Niffenegger builds the novel around Henry and Clare, but minor characters play significant roles as well.  Their relationships with family and friends are explored – who do they tell of Henry’s situation, and under what circumstances?  Will the news be greeted with support or scorn?  There’s a bit of theology and philosophy, both implied and discussed directly by the characters - can/should Henry change the future?  What’s the difference between determinism and free will?  The devoted faith of Clare’s Catholic upbringing ebbs and flows as she grapples with the challenges they face.

    In many ways, I was reminded of The Unnamed, Joshua Ferris’ novel of a man struggling with a physical problem for which there is no cure; like Tim and Jane, Henry and Clare work with the disease (or, “chrono-displacement”) to the best of their ability, buoyed by the strength of their love.  The Time Traveler’s Wife also brought to mind Sundays at Tiffany’s, a James Patterson novel about a young girl’s imaginary friend who becomes her lover when she is an adult.  While the premise of Sundays at Tiffany’s was a bit uncomfortable, I didn’t feel that at all with TTW; perhaps because it wasn’t told in a linear fashion, starting when Clare was a child, but beginning on their first date and going back and forth from there?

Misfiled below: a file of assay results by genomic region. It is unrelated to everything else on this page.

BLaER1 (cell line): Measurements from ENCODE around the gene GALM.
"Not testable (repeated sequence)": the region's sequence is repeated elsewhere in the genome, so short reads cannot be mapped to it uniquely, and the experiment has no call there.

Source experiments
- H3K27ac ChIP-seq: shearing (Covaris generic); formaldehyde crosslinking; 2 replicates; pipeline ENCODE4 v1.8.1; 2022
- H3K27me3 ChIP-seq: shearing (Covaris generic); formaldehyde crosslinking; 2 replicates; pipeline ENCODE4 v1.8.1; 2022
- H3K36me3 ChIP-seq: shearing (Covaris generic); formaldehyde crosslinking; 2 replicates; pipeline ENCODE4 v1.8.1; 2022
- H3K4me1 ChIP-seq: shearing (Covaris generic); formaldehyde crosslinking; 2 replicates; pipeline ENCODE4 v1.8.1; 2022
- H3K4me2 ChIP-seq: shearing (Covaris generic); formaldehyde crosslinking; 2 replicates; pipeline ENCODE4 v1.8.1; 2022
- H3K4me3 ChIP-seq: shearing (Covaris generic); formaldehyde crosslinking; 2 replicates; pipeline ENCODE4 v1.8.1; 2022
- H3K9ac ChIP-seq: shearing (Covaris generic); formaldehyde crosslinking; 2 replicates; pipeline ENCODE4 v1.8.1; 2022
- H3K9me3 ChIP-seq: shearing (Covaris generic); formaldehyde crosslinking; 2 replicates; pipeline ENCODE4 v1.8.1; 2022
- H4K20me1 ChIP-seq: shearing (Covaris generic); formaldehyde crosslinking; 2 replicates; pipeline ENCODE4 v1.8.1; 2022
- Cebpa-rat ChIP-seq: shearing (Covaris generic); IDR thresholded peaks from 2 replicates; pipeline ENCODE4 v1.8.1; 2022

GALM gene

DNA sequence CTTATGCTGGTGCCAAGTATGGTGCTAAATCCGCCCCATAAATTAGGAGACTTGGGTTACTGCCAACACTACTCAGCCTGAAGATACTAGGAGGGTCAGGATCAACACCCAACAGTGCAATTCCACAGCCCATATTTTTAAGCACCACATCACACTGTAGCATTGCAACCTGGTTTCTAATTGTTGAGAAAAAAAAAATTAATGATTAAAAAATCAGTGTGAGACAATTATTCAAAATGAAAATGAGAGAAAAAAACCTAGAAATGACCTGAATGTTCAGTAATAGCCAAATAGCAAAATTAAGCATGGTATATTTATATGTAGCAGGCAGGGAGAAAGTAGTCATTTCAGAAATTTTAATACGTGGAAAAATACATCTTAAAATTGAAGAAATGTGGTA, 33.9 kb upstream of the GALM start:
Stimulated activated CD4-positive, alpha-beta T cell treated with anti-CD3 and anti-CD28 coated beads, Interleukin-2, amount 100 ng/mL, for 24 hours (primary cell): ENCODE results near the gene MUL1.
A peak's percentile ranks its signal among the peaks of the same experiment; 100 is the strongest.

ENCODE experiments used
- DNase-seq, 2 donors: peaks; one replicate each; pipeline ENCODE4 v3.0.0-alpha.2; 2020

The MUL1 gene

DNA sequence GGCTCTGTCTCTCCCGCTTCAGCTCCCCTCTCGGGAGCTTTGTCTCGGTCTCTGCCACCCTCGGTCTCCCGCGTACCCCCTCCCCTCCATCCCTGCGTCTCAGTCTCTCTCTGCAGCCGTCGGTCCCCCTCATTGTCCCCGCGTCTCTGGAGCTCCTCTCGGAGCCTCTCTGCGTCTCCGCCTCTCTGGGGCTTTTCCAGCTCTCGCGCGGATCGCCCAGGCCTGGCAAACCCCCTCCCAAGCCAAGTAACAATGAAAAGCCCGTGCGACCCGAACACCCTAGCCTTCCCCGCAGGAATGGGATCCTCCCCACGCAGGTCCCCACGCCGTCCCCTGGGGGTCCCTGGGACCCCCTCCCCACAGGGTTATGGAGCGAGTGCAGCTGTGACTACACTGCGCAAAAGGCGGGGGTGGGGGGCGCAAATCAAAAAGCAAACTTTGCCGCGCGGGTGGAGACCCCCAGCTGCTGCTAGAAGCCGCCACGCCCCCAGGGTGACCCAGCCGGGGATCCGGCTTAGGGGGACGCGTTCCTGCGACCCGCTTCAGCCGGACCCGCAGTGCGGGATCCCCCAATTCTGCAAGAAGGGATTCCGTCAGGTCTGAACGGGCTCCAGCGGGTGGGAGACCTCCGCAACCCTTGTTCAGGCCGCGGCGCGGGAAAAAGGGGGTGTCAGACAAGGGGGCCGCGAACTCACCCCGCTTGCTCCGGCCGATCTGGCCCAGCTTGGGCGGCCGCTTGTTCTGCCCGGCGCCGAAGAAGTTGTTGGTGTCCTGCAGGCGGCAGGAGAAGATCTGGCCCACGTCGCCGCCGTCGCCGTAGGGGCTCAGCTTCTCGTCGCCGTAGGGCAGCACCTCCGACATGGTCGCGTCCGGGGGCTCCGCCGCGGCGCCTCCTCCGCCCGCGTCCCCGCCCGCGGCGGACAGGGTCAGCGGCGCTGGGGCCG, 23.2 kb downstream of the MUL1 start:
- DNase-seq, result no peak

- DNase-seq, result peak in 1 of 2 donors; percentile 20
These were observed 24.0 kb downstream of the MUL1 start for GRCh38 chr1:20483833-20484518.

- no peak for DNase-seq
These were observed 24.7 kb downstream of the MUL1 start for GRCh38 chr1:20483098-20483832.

The city of Chicago has a huge presence in the story.  I’ve never been to the city, aside from changing planes at O’Hare, but I was able to pick up on the personality of various areas and venues, from Lincoln Park and the waterfront to the Field Museum and the Newberry Library.  I imagine The Time Traveler’s Wife is especially delightful to someone familiar with Chicago.

    I haven’t read the print edition of The Time Traveler’s Wife, and I have yet to see the film.  I’m not sure I would have enjoyed started with the print edition – I may have found it confusing, or been put off by the fantastic nature of time travel.  The audiobook’s use of two readers (William Hope and Laura Lefkow), make clear the points of view.

    Overall, highly recommended!  I think the audiobook version was the right starting place for me; one day I’ll read the print edition, and I’ve got the film queued up on Netflix.